2. Remote learning frees introverted students from their participation anxiety.
People who are introverts tend to be focused on inward thoughts, emotions, and feelings. They tend to be more quiet and reserved. Unlike extroverts, introverts find it difficult and uncomfortable to interact socially. In the context of learning, introverts often excel and receive good grades on their coursework and exams. But participation is a completely different story–it’s often an overwhelming, anxiety-ridden experience. Despite having a variety of creative ideas and thoughts swirling around in their heads, introverted students tend to push them down and not speak up because of their own self-doubts. This could, in turn, negatively affect their overall performance, especially if participation is required and used to assign final course grades.
With online classes, introverted students can participate in myriad ways, without feeling overwhelmed or fearful of being judged by other classmates. For example, if students in a modern literature course are required to provide constructive feedback on other students’ essays, doing so verbally (and in front of their classmates) can be both daunting and intimidating. But in an online learning environment, introverted students can provide their feedback in a different way by posting online comments. The interaction can still happen, but within the safe and walled confines of the online world.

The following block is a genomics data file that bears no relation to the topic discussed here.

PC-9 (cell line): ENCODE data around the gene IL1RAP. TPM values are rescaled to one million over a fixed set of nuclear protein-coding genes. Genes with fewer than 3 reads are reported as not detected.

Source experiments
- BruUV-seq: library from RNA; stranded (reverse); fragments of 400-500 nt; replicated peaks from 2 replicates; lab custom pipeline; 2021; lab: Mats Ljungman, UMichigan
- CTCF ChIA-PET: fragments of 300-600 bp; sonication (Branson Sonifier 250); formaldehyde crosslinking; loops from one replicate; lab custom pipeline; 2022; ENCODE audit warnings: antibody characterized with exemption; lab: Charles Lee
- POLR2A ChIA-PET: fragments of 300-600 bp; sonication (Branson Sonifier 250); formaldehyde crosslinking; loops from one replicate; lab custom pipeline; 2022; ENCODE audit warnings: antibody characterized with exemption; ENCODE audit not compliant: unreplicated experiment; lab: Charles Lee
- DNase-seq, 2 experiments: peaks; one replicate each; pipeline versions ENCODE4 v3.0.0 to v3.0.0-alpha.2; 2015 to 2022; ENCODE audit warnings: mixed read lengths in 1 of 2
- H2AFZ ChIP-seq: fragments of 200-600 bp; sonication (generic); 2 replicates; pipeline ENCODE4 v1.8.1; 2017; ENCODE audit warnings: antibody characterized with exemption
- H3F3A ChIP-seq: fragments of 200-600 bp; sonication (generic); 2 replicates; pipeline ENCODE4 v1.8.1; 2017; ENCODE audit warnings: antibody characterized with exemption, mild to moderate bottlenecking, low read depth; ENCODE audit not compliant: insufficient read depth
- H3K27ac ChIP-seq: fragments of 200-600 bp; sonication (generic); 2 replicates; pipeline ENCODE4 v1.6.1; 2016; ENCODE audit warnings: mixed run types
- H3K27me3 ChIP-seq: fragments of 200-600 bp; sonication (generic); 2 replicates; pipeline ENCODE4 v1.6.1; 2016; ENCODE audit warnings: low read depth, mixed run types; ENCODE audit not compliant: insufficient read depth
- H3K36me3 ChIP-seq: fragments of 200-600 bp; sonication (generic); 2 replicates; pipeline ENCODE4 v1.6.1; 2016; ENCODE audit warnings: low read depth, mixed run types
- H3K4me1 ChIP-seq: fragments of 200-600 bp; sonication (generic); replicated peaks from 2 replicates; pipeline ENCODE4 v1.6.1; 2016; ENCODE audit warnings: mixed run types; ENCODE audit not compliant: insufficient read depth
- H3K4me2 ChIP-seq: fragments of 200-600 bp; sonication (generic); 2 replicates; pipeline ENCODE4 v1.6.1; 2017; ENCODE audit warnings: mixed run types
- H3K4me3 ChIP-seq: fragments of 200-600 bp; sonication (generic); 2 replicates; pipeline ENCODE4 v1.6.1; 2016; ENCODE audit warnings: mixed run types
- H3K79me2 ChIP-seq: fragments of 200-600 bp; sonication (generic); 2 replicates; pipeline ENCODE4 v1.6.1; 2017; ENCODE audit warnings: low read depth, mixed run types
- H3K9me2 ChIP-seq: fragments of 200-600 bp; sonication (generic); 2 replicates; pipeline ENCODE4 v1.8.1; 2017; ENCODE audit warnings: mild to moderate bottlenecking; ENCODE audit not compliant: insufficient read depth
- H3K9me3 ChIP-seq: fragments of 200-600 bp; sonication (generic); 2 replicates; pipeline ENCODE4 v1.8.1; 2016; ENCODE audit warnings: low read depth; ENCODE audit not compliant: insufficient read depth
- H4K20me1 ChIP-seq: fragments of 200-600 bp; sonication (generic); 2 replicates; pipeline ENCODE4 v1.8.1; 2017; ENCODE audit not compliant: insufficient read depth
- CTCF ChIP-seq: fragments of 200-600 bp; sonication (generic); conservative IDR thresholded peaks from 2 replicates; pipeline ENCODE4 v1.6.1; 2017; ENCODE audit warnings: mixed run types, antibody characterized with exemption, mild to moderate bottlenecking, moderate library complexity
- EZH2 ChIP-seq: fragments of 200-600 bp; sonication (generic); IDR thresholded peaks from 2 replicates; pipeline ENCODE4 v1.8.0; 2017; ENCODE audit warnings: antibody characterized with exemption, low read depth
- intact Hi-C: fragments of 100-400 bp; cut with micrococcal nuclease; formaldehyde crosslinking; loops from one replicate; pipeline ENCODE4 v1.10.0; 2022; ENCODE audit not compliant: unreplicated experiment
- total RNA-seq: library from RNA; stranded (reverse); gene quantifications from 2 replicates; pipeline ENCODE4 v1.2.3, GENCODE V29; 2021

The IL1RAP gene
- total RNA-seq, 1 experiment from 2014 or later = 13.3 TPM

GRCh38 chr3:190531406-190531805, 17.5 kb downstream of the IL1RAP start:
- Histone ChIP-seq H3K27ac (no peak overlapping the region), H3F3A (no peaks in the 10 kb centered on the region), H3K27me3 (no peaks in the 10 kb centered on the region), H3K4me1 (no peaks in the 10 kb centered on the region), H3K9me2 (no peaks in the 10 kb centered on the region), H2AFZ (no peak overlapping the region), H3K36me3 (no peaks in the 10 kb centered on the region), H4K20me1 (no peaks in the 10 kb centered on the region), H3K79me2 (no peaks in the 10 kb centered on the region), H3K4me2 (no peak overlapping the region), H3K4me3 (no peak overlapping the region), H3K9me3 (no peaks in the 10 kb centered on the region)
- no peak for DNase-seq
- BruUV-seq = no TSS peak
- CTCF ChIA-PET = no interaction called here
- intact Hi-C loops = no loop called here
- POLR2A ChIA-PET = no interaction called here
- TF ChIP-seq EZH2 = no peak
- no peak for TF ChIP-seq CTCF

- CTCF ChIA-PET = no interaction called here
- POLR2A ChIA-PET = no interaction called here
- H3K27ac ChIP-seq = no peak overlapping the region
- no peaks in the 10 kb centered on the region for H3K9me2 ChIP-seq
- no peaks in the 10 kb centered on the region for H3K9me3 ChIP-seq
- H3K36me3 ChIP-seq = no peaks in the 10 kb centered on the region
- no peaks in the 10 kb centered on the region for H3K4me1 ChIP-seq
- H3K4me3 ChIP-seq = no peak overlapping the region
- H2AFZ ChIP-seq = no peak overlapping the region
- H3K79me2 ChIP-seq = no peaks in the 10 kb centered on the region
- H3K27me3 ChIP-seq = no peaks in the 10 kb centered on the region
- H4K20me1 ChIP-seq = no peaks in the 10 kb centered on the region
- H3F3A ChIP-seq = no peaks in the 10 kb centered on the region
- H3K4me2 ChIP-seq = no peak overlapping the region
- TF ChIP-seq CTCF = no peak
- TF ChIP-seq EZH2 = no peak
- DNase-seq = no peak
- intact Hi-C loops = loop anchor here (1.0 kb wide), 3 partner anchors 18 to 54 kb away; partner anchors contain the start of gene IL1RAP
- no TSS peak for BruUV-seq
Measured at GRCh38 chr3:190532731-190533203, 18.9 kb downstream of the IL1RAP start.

3. Students can get immediate feedback and more direct access to professors.
Most students in colleges and universities range in age from 17 to 22, which puts them into the Gen Z category. Commonly referred to as the ‘smartphone generation,’ Gen Zers are big fans of media, including videos, social media, music, and gaming. And they consume almost all of this media online, on their laptops and their mobile devices. Given that digital is such a central component of students’ lives, it makes sense that 81 percent of US college students say digital technology helps boost their grades.